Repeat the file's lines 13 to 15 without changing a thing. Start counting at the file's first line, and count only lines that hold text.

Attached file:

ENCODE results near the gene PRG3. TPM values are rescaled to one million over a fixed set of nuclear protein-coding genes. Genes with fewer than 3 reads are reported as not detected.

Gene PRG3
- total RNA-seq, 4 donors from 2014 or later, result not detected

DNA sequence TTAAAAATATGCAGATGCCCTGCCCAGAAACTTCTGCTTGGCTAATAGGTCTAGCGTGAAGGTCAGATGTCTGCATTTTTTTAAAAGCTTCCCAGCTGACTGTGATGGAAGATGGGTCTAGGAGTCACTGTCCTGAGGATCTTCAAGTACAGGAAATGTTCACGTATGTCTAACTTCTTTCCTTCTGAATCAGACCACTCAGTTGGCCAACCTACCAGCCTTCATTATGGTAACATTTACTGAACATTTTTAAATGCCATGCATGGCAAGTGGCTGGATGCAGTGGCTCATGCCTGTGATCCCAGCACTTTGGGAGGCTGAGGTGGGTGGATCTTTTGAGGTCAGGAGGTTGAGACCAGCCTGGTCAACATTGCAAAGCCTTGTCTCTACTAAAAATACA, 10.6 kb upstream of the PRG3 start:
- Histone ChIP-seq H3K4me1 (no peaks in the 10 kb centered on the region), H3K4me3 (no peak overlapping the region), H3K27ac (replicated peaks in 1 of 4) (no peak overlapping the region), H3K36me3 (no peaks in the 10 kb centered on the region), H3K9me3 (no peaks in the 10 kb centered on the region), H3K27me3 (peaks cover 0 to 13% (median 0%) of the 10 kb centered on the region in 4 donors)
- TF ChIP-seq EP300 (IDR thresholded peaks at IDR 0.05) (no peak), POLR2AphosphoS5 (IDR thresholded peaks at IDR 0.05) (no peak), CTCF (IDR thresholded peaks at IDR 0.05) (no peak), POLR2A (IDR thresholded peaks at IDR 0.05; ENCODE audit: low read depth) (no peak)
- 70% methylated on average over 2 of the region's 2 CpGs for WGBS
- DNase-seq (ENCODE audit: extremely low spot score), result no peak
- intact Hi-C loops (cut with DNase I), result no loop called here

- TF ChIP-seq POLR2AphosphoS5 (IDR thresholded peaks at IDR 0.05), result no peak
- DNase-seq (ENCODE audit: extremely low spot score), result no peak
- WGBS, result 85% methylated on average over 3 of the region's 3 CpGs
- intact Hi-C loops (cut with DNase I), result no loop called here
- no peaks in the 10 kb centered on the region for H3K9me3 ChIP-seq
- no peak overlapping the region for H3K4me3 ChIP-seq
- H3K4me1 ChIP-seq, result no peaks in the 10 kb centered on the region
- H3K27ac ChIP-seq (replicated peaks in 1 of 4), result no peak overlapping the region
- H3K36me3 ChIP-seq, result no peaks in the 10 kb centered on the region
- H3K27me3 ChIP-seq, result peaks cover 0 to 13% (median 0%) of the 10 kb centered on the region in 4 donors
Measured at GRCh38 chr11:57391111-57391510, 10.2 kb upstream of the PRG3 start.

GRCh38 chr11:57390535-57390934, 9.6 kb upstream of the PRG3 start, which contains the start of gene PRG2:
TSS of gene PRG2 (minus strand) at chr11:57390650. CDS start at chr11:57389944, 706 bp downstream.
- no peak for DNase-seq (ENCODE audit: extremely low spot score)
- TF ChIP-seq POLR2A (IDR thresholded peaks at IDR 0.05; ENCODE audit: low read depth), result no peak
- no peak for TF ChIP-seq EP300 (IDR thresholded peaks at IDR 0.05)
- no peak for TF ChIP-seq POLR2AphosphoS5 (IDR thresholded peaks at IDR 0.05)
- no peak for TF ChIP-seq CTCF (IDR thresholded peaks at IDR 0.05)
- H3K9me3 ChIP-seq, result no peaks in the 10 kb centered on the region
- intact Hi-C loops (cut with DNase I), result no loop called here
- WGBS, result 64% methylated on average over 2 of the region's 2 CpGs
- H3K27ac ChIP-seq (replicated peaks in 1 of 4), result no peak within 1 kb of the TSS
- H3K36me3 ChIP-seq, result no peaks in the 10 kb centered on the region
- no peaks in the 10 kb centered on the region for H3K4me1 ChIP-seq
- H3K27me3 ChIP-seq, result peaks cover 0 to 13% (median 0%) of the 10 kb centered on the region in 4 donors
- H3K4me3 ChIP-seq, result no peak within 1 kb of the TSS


- intact Hi-C loops (cut with DNase I), result no loop called here
- no peaks in the 10 kb centered on the region for H3K9me3 ChIP-seq
- no peak overlapping the region for H3K4me3 ChIP-seq